Friday, November 23, 2012
UROPA - Puukko - Knife from Voyri, Sheath and Belt 3.5.1976
Europa CEPT postage stamp. The theme of the year 1976 was Handicrafts. A puukko is a small traditional Finnish belt-knife with a single curving cutting edge and a flat back.
Men's and women's puukkos do not significantly differ. The only difference is that women's puukkos are often shorter, may have decorated sheaths, and are better suited for working with foodstuffs. Both boy and girl Scouts consider the puukko their scouting symbol as well as a handy tool. Getting a good puukko as a gift or present is considered a great honour in Finland.
In the Nordic countries, the puukko is an "everyday" knife that is used for everything from hunting, fishing, and garden work to opening boxes in the warehouse. Many traditional puukkos are nowadays manufactured in industrial or near-industrial scale by many companies, Marttiini and Iisakki Järvenpää Oy being the most notable. Bearing of sharp objects which could be used as weapons was banned in Finland in 1977. Since then, the puukko has lost its visibility in public places and been restricted to household work, hunting and fishing. In many industries the Mora knife which has a much cheaper construction is in use. The mora knife's handle is typically plastic, and the blade is either stainless steel or of laminated construction; harder steel which forms the edge is clad in softer steel. In Finnish, these knives also are usually referred to as puukko.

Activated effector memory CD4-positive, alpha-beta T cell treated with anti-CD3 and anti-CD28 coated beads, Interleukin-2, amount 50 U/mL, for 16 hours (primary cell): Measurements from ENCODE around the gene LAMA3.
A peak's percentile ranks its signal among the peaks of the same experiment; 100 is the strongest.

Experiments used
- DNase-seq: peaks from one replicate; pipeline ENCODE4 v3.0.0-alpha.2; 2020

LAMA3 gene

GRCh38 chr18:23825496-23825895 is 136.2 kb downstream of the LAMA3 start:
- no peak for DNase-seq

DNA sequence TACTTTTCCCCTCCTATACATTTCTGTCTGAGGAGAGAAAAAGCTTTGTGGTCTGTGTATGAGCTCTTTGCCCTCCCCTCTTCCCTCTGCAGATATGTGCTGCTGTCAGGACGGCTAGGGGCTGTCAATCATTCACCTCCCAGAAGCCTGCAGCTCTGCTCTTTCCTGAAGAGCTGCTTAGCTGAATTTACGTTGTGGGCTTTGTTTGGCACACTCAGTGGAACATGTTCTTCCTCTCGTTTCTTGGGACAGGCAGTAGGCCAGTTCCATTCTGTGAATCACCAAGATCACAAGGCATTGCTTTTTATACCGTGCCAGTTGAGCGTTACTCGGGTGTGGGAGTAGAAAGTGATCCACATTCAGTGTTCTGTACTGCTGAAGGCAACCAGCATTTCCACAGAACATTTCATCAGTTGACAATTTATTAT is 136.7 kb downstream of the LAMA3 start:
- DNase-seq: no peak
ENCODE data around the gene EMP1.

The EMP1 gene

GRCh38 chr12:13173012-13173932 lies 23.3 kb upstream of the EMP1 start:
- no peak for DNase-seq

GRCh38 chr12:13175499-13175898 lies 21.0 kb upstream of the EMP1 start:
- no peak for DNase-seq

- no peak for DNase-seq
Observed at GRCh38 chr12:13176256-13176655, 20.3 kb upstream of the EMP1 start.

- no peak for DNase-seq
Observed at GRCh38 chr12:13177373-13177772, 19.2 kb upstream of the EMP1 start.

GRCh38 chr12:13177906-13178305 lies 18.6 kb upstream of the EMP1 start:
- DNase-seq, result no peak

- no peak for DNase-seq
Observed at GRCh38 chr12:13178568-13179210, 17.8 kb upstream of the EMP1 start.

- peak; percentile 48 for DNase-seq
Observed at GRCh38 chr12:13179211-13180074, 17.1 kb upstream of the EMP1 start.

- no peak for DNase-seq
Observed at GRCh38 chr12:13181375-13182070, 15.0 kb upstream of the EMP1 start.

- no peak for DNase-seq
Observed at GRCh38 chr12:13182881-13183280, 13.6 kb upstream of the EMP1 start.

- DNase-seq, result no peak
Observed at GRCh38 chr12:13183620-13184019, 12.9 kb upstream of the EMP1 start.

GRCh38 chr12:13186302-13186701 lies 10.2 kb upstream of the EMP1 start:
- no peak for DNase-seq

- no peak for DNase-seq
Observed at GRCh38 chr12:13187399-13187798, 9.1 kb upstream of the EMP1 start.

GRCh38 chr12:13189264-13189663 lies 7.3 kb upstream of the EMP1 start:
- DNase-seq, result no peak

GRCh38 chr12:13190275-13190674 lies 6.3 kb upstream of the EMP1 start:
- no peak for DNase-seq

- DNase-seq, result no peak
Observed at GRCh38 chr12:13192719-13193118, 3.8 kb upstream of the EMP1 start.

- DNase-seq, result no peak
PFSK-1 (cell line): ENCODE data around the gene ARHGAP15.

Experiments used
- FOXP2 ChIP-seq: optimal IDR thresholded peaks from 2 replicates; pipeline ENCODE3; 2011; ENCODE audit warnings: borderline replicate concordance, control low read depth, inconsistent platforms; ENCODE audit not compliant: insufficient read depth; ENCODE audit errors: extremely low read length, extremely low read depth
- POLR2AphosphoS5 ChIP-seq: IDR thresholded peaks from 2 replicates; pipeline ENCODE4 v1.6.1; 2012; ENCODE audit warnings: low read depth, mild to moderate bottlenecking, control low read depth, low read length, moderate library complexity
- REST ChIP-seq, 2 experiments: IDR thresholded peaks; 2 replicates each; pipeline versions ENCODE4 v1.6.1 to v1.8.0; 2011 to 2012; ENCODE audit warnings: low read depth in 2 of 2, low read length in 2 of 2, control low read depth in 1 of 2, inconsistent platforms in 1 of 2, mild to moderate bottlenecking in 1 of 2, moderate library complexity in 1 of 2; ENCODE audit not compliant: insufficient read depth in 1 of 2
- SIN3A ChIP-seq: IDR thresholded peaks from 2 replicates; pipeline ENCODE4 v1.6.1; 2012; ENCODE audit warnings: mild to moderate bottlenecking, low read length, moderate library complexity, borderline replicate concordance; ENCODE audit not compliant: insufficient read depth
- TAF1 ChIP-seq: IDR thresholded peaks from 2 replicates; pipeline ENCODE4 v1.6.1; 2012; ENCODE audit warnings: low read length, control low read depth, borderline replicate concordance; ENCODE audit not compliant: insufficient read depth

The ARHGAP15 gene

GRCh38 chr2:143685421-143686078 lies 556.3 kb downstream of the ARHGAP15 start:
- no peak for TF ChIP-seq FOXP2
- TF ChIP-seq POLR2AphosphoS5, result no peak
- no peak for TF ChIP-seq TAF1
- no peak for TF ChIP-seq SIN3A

In Finland carrying a blade in public spaces without a permit or job related reason is prohibited. Currently, the only urban areas where they can be seen carried openly are garrisons. The puukko is the only civilian item which can be openly worn as a part of a soldier's combat gear without breaching Finnish Army regulations, and most conscripts bring their own puukkos with them into military service. It is a custom of Finnish conscripts, non-commissioned officers, and officer cadets to carry a decorated and engraved commemorative puukko of their year course as a part of their uniform, not unlike a commemorative dagger. This is rationalized as the carrying of a handy tool, but it also doubles as a symbolic sidearm. Puukkos proved to be good close combat weapons in the Winter War and Continuation War. The bayonet of the Rk-62 assault rifle has been designed to also function as a puukko, as was the rare bayonet for the M/39 Mosin-Nagant. Openly carrying a puukko, while technically illegal is not vigorously enforced. Construction workers often go to diners with a puukko hanging from their coveralls. and in the rural and in the Northern parts of the land it is not uncommon to go shopping in the village stores wearing hunting clothes that includes a puukko.
In Finland, receiving a puukko as a gift is considered an honor. The idea behind this is the presenter gives the recipient a tool which is essential for both woodworking, preparing food and as a sidearm, and that the presenter takes into account the well-being of the recipient. I hope I get one some day.